Formation of meandering streams

robert bye g2 lALqauao unsplash
robert bye g2 lALqauao unsplash

The word meander is derived from the Greek word “meandros”, which means “winding”.

 The term comes from the way a river wanders across the landscape, never following a straight path. 

The word meander has come to be used synonymously with wandering or aimless behavior. 

Indeed, rivers are born out of rain that falls on mountains and runs downhill over time instead of following a direct path down the slope.

The result is that over time the water may flow into a different direction or form a loop. 

This can be explained by considering that stream formation is not just due to gravity but also to transport or turbulence. 

For this reason, streams do not always follow the shortest path downslope.

This means that when a river flows downhill, it tends to wander from its direct path instead of following the quickest route downslope.

 The presence of obstacles in the terrain may cause this behavior as well as friction along the way,

 which tends to slow down water and causes it to change direction. 

This makes sense if we consider that rocks rolling alongside and obstructions on a riverbed tend to bend water in different directions. 

This effect happens particularly if a watercourse is long and narrow, as opposed to wide and curvy. 

In addition, in humid areas a stream has more speed when it flows downhill because the density of the liquid is higher. 

All this allows water to curve around obstacles and cut new paths even at great speeds. 

The result is that new streams are born in the form of meanders or loops that follow various trajectories but always converge towards the center-line of the river valley.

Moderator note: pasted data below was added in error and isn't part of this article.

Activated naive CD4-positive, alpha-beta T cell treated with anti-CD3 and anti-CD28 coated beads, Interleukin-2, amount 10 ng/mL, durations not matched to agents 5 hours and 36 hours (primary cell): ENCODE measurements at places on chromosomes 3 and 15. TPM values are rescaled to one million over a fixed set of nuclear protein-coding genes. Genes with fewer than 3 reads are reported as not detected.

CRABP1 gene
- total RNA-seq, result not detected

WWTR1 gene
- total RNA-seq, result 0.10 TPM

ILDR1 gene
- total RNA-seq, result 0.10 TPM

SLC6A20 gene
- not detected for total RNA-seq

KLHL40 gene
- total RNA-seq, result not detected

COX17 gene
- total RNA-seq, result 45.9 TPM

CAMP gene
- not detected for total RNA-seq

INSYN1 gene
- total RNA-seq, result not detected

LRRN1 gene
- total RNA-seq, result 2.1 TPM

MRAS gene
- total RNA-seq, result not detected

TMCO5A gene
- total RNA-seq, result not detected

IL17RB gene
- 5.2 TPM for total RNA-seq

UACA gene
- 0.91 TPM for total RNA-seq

Formation of wandering streams

Wandering streams, also known as meandering rivers or meandering streams, are very common in nature 

can be observed in various terrestrial and aquatic environments

Indeed, most stream valleys are sinuous and show evidence of having been carved by the river along its flow. 

This is probably due to the fact that natural obstacles like rocks, clay banks and trees create a barrier for the flow of water along a streambed. 

In addition, when water moves faster in a narrower valley it tends to curve around these obstacles and flow into more remote areas.

This phenomenon can be observed when a river flows through a channel that is very wide and shallow, as opposed to narrow and deep.

 In this case, the water is able to move more quickly down the slope in a wider valley and tends to meander less.

 For example, the Mississippi River in North America serves as an example of this situation 

since its flow at first moves relatively straight but after it reaches the plains it begins to meander and form loops that follow no particular trend.

This causes rivers to bend over time as they carve their way through rocks and sediment along their path. what causes meandering streams to downcut and become incised meanders?

The morphology of rivers

depends on their origin and how old they are. 

For example, there are several locations in the world where old branches of great rivers have dried out

 because their flow was diverted by human intervention or natural events such as volcanic activity or intense earthquakes. 

For example, the Mississippi river once had two large tributaries: the Arkansas River and the Missouri River. 

At some point in history these two rivers have become disconnected from the main branch of the Mississippi 

due to a change in course that occurred when lava flows buried old riverbeds.

Geomorphological features connected with streams

Meanders develop differently depending on their location, since each valley affected by water flow behaves differently. 

For this reason different types of meanders can be distinguished depending on their morphology.

However, in certain situations when the valley is very wide and its slope is gentle,

 a river may develop meanders or loops of various sizes that vary in shape over time as the watercourse changes direction. 

This often happens because the terrain at the mouth of a river tends to be less smooth, 

which hinders the formation of a direct flow. 

The direction of flow in streams may change due to several factors. 

Most often rivers converge or diverge from other watercourses or discharge into lakes or oceans. 


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